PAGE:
This morning, my roommate asked me if I had heard about how researchers had discovered that Derek Boogaard, a professional NHL player, had similar brain injuries to those found in football players. At the time, I was unaware of these findings but I did a little bit of investigating…
Boogaard died last May from a drug overdose. The articles I found about him repeatedly noted that he was well-known in the NHL for his aggressive fighting on the ice. His brain, like many other professional football and hockey players’, was donated to the VA Brain Bank following his death. Researchers at Boston University’s Center for the Study of Traumatic Encephalopathy have found that like many NFL players, Boogaard suffered from chronic traumatic encephalopathy (CTE). CTE is a progressive brain disease that is characterized by the accumulation of the tau protein, leading to memory loss, confusion, and depression. The aspect of the CTE that I found to be most interesting and related to our ongoing discussion of the self is the fact that CTE is caused by multiple head injuries, for example concussions.
In this video from this morning’s Good Morning America, one doctor describes concussions and their effects on the brain. Interestingly enough, he specifically states that there are no structural changes that appear on CAT scans or MRIs as a result of concussions. Seconds later he explains that most concussions diagnoses in athletes come from an individual’s teammates expressing concern that the individual is “not acting right.” In other words, the teammates are worried that the individual is not acting like him/herself.
But wait, how can this make sense? We’ve spent hours discussing how our self all boils down to the structure of our brain, specifically our synapses. LeDoux tells us that our synapses are who we are. So, how can these concussed athletes not be acting like themselves but researchers are struggling to find structural changes in the brain? Shouldn’t they be finding issues at the neuron’s synapses, whether it’s neurotransmitters, receptors, or overall functioning? Well there is substantial evidence that concussions affect cerebral blood flow, altering it for as long as a month after the initial injury. So is this change in blood flow changing the athletes’ ability to act like themselves? The video certainly seems to suggest so. Does this mean that we’ve forgotten to discuss a huge dimension of the self: blood flow? By the end of Synaptic Self, LeDoux had definitely convinced me of the significance of synapses, but I wonder what he would say about the role of blood…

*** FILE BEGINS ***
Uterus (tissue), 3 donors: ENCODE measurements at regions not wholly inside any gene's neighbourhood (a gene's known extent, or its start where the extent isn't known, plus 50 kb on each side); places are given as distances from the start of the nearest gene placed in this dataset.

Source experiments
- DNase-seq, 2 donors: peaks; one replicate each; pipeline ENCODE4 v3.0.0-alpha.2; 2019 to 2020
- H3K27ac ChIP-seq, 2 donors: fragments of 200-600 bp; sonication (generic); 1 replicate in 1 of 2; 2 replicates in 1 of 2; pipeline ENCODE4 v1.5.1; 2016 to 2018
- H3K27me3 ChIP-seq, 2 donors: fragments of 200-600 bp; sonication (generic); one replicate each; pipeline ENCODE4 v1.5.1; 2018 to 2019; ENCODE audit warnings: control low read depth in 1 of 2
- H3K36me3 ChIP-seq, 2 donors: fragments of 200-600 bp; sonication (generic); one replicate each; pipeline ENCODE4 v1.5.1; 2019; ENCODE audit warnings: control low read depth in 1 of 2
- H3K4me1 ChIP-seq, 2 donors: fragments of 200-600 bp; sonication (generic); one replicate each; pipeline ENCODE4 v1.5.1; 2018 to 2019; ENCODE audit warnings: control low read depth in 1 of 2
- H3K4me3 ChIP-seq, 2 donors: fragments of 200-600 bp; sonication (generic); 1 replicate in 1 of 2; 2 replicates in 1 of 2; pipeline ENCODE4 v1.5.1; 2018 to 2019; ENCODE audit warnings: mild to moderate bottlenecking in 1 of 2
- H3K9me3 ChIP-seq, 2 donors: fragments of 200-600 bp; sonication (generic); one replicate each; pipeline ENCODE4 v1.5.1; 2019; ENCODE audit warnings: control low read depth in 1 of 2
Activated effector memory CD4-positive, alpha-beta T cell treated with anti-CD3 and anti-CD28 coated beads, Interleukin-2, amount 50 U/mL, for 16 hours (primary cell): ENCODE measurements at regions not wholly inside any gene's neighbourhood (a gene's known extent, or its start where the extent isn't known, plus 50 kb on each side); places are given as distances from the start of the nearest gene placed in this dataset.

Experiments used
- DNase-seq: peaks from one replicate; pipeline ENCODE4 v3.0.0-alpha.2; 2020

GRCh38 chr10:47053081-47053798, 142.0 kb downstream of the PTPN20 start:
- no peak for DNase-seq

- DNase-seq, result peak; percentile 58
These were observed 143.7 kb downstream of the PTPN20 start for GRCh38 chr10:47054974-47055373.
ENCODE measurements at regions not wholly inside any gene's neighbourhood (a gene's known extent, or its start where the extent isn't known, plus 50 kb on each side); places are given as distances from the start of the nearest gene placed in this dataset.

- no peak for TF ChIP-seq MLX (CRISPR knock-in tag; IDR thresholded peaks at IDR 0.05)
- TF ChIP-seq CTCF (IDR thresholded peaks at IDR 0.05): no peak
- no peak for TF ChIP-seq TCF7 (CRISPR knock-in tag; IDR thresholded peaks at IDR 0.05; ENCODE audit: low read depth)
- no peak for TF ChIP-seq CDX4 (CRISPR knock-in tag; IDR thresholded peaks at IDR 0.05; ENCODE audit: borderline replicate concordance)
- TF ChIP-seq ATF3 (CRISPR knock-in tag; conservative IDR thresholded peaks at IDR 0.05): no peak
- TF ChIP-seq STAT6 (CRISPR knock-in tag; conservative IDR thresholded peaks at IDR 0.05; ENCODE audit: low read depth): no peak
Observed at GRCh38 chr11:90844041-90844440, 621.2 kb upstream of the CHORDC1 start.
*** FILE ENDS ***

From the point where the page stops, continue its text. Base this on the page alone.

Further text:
3 thoughts on “Concussions and the Self”
Isn’t this where Tory Gray works?
Interesting post Taylor, I looked up CTE on wikipedia because I wondered how they diagnosed it post-mortem and it said that there is “characteristic degeneration of brain tissue and the accumulation of tau protein”. I know that tau plays a huge role in Alzheimer’s, and that may not necessarily show up on an MRI or CAT scan. Interesting point about blood though!
I wonder if the change in blood flow affects the how the neurons fire? That could be another way that blood flow could affect the synapses without showing up on an MRI. Interesting post!
That’s an interesting point, KK! I received several concussions from various winter activities my freshman janplan. I had to leave campus and go home to sleep in a dark space because thinking in order to respond to a simple question actually hurt my head. I became so aware and so grateful for the amount of processes my brain must perform on a daily basis!!
I also think it is important to remember that he was an extremely agressive player and he died of a drug overdose. Clearly he had several epigenetic risks for CTE.